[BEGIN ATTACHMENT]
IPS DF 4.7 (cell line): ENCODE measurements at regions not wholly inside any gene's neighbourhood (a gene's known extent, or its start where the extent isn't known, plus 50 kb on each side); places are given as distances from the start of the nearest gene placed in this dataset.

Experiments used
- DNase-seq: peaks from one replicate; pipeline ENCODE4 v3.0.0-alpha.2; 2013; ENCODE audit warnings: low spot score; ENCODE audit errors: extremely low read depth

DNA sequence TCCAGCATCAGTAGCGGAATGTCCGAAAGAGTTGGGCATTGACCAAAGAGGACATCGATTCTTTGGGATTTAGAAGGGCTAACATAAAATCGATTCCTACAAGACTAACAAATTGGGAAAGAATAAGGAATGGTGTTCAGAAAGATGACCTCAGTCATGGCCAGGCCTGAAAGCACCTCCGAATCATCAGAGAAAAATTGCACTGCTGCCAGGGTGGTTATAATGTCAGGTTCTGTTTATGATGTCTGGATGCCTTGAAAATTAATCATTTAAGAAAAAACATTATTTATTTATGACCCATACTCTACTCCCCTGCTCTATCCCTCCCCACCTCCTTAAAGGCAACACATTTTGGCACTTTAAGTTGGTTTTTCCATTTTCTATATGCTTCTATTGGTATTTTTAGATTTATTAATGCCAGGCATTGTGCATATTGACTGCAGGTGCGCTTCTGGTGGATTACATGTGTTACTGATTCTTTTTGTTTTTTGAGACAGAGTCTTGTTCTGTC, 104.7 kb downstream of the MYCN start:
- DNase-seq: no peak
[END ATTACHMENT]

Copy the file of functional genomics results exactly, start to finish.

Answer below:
IPS DF 4.7 (cell line): ENCODE measurements at regions not wholly inside any gene's neighbourhood (a gene's known extent, or its start where the extent isn't known, plus 50 kb on each side); places are given as distances from the start of the nearest gene placed in this dataset.

Experiments used
- DNase-seq: peaks from one replicate; pipeline ENCODE4 v3.0.0-alpha.2; 2013; ENCODE audit warnings: low spot score; ENCODE audit errors: extremely low read depth

DNA sequence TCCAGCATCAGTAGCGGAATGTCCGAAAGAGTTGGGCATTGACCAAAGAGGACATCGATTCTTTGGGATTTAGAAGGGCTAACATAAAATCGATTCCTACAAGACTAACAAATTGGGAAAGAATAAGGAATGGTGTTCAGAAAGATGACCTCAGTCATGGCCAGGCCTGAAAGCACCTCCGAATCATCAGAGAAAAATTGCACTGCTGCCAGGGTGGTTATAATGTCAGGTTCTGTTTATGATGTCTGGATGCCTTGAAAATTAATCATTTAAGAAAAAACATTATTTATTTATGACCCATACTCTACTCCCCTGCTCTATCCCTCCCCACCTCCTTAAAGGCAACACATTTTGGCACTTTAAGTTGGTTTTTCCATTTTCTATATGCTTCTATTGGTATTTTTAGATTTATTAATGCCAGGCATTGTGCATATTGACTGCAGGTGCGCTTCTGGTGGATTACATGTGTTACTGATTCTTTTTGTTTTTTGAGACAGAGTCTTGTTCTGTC, 104.7 kb downstream of the MYCN start:
- DNase-seq: no peak